At the tender age of nine, in a futile attempt to fit in with my classmates, I begged and pestered my poor parents until they agreed to trot me down to the old ball field and sign me up for softball. They spent the remainder of their summer dragging me to practice. This experience provided all of us with the sure and steadfast knowledge that the only danger I presented to the other team was the chance that a fly ball would smack me on the head and cause a game delay while the medical team scraped me off the ground. My only athletic talent seemed the mysterious ability to become distracted by inanimate objects while actually playing the game. After realizing that my current state of athleticism was not about to change, the dedicated coaches of my softball team stopped telling me where the games were. I believe that my parents were in collusion with them.
This was just my first sign from God that I was not meant for great athletic feats.
In future years, I found myself failing physical education exams, getting kicked out of gymnastics class, and breaking my hand while playing a game of intramural broomball. For those of you without knowledge of this particular sport, just imagine a bunch of college students running around on ice pretending they are playing hockey with brooms for sticks, a kid’s inflatable ball for a puck, and sneakers substituting for skates. They promised me that it wasn’t like real sports.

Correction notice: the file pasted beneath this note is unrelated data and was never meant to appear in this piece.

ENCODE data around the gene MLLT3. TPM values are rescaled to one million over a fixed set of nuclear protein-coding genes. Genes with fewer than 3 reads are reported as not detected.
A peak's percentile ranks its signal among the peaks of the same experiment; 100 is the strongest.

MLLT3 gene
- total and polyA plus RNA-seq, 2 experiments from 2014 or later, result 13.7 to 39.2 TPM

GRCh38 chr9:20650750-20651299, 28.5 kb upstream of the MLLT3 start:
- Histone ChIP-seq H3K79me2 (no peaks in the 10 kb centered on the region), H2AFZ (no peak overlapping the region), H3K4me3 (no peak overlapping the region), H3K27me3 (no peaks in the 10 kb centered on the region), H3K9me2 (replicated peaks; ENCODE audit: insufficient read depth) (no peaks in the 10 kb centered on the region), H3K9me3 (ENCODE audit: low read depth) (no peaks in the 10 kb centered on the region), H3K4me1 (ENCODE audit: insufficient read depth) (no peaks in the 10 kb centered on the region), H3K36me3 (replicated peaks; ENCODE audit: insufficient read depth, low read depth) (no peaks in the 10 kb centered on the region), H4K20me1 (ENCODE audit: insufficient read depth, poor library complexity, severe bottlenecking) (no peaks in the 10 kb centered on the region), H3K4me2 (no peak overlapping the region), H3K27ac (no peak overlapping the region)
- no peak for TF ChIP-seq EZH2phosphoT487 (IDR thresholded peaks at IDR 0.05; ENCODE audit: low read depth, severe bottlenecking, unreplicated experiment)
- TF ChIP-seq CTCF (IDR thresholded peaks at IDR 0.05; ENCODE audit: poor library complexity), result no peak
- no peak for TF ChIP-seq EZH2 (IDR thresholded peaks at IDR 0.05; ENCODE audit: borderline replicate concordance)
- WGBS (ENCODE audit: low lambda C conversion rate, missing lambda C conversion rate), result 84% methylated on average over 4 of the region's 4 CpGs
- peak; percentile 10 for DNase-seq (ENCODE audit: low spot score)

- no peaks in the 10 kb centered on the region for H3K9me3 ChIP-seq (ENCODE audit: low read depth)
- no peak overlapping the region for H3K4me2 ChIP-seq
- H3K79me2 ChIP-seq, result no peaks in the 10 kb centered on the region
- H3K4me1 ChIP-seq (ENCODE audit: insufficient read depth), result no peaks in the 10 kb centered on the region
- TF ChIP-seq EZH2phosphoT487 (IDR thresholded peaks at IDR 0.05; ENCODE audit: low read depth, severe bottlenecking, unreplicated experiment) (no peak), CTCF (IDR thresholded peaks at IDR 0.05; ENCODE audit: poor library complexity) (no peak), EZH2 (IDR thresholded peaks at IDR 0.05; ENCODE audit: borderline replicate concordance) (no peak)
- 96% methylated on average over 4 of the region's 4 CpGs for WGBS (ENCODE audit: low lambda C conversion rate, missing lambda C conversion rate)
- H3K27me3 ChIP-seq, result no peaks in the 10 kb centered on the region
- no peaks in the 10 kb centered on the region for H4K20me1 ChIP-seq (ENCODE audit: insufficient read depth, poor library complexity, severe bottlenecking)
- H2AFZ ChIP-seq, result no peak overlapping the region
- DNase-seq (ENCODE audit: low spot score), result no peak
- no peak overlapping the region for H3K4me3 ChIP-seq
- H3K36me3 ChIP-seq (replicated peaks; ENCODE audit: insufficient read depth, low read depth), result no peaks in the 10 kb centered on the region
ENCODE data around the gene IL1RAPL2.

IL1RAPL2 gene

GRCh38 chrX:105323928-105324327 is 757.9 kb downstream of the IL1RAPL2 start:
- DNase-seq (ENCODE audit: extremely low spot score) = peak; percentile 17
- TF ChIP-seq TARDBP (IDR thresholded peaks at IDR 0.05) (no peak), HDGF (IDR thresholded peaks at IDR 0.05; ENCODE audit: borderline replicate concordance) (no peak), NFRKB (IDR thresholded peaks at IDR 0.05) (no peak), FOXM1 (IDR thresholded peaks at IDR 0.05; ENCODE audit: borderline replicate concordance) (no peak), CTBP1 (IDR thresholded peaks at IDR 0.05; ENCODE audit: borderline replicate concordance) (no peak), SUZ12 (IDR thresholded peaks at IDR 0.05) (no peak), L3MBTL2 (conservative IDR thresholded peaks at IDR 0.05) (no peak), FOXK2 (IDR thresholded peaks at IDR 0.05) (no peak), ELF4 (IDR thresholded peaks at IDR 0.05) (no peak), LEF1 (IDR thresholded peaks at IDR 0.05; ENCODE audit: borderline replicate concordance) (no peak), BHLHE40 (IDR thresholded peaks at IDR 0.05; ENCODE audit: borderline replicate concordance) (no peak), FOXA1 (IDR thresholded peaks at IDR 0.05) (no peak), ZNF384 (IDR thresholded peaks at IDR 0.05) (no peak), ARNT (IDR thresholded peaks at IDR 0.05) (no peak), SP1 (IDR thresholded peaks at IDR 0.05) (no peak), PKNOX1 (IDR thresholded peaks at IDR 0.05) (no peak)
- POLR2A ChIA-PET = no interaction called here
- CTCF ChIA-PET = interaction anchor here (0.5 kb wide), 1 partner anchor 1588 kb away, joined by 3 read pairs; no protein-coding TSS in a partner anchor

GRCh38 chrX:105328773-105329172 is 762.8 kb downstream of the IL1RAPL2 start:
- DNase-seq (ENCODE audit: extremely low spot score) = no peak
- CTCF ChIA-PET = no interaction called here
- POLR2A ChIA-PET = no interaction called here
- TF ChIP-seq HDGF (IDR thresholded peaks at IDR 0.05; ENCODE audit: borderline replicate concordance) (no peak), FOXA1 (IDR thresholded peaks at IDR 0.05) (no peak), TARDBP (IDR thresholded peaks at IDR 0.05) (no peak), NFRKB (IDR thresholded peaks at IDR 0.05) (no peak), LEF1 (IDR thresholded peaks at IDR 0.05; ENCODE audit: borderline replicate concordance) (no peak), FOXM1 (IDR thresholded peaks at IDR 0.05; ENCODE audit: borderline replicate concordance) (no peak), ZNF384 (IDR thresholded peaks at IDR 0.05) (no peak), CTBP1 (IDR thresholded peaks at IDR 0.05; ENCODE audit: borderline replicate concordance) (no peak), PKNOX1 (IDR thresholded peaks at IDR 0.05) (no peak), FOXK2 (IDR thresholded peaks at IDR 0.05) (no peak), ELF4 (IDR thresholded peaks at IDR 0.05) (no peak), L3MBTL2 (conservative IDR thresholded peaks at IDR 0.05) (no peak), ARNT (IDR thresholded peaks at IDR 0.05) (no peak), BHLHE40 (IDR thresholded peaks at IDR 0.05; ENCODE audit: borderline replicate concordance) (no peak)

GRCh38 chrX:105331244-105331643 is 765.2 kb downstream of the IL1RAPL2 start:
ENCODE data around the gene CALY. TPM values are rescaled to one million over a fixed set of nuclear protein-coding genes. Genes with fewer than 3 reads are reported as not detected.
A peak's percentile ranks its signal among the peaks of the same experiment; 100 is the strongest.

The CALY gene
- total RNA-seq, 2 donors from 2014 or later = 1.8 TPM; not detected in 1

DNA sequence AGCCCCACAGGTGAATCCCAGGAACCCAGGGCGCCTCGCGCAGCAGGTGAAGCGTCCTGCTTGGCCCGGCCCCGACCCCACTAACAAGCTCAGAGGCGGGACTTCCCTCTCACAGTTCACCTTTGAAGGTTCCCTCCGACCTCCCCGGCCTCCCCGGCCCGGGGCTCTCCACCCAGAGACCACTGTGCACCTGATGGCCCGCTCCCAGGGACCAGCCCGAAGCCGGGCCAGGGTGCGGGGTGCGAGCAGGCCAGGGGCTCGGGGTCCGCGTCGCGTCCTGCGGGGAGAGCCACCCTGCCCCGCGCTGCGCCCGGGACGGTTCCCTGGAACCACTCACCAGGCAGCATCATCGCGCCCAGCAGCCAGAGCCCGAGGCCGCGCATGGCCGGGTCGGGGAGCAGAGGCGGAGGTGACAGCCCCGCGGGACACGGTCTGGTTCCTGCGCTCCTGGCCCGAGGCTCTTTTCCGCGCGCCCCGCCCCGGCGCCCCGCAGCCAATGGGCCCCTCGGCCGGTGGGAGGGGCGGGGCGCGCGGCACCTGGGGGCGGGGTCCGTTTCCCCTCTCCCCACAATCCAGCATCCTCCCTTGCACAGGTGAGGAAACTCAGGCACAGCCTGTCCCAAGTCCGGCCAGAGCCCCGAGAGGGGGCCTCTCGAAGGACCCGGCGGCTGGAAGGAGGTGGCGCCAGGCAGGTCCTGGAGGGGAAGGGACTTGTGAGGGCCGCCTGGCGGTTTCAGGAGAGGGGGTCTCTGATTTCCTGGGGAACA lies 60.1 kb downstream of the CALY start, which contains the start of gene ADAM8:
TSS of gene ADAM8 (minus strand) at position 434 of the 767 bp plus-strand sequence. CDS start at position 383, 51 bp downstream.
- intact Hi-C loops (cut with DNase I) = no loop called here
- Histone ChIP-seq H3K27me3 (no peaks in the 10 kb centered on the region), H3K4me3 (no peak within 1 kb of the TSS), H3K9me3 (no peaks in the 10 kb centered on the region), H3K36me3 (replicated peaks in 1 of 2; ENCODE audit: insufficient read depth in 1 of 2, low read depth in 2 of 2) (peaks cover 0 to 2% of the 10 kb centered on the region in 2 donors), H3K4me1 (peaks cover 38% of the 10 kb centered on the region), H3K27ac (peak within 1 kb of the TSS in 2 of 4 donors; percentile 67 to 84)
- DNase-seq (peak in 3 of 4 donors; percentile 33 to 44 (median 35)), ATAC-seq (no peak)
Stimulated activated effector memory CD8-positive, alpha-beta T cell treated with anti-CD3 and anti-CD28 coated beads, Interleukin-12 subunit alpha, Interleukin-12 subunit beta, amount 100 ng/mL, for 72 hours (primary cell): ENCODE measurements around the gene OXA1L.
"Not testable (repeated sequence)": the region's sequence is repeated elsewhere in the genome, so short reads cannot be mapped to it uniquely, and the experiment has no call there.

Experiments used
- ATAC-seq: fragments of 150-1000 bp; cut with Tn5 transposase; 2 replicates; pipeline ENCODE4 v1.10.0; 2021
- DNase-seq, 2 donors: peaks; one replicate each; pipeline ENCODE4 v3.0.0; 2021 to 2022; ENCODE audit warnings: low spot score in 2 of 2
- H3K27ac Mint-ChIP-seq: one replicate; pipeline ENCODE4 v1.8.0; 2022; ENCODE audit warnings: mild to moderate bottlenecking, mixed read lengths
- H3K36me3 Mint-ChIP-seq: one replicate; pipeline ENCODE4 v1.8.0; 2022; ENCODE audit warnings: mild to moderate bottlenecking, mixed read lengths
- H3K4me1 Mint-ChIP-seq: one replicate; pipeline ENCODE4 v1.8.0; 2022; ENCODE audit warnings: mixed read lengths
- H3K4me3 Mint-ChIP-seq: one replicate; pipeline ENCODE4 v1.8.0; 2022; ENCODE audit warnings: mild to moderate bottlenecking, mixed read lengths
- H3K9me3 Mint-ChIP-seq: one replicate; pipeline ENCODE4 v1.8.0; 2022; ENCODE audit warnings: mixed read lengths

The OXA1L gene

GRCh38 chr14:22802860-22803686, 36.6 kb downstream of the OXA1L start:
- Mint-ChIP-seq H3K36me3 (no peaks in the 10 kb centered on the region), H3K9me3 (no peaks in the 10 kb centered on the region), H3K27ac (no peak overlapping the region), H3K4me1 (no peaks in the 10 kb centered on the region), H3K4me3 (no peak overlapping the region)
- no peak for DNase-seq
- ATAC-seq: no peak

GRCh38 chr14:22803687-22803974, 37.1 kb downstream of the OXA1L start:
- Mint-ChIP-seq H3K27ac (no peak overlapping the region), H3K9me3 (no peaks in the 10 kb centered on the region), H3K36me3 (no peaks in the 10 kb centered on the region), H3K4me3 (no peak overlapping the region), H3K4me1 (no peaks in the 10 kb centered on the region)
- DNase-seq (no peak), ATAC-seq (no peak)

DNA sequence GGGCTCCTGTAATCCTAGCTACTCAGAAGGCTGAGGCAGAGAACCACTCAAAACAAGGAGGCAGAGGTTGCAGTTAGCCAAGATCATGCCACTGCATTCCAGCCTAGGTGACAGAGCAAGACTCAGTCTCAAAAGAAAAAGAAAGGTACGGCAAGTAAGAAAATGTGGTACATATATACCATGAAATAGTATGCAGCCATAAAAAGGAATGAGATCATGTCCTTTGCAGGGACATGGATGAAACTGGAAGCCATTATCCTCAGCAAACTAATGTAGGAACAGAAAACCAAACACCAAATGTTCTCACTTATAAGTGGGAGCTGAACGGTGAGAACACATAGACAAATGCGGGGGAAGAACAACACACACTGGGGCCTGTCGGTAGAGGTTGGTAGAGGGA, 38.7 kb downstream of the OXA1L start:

My complete athletic experience has been spent on the bench worrying that the coach was going to make me play, in the game completely terrorized that someone was going to hit the ball my way, or back on the bench in total pain because I attempted to play the game. As soon as I realized this, I ended my athletic career.
(Can you really end something which never got started?)
Having said all this, I believe that I can honestly utter the phrase, “I am not a jock.”
Therefore, I went and got married to someone who was. I still can’t figure out how that happened.
Due to her full-body embrace of athleticism, I found myself once again immersed in the bosom of the great lesbian community: the softball field.
Lesbian Law #23: Each lesbian must attend a minimum of two dozen softball games in her lifetime. At least one half of these must be in adulthood.
Oh yes, if you won’t go willingly, you will end up dating or even marrying someone who will drag you to them. It’s just God’s little way of saying “Gotcha!”
However, there are ways to avoid actual sweat and still stay in your wyfe’s good graces. For instance, you can temporarily revoke Lesbian Law #22: Everyone gets a chance to play in the middle of, well, any game, thereby insuring a victory for your team and a little bit of relaxation for you. This strategy lacks any sort of guarantee, though. Unfortunately, most lesbians respond to this generous offer by saying, “It doesn’t matter if we win or lose. You just go have fun.” They don’t realize that if you never entered a playing field in your entire lifetime, it wouldn’t be long enough between games.